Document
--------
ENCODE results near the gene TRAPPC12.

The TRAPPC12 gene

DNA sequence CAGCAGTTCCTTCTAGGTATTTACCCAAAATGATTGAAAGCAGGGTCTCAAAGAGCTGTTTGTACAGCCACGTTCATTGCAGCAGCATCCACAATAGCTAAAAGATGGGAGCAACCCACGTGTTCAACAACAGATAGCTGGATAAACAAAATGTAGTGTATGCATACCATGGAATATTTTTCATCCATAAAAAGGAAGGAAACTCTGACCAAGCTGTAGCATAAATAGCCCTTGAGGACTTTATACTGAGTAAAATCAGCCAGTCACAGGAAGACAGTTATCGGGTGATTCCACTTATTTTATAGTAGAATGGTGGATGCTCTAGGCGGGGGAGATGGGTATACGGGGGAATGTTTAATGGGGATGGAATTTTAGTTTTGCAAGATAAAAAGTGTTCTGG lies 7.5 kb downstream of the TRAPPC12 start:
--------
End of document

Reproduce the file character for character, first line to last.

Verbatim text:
ENCODE results near the gene TRAPPC12.

The TRAPPC12 gene

DNA sequence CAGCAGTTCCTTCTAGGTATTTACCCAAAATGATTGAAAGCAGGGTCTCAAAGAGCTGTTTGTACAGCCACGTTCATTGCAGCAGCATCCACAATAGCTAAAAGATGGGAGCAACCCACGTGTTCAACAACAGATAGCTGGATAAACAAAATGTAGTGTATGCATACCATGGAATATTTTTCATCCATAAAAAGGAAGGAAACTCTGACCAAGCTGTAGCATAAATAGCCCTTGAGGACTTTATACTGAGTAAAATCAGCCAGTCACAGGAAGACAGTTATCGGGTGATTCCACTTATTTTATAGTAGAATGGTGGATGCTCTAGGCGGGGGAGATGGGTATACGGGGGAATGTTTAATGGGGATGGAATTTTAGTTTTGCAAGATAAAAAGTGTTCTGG lies 7.5 kb downstream of the TRAPPC12 start: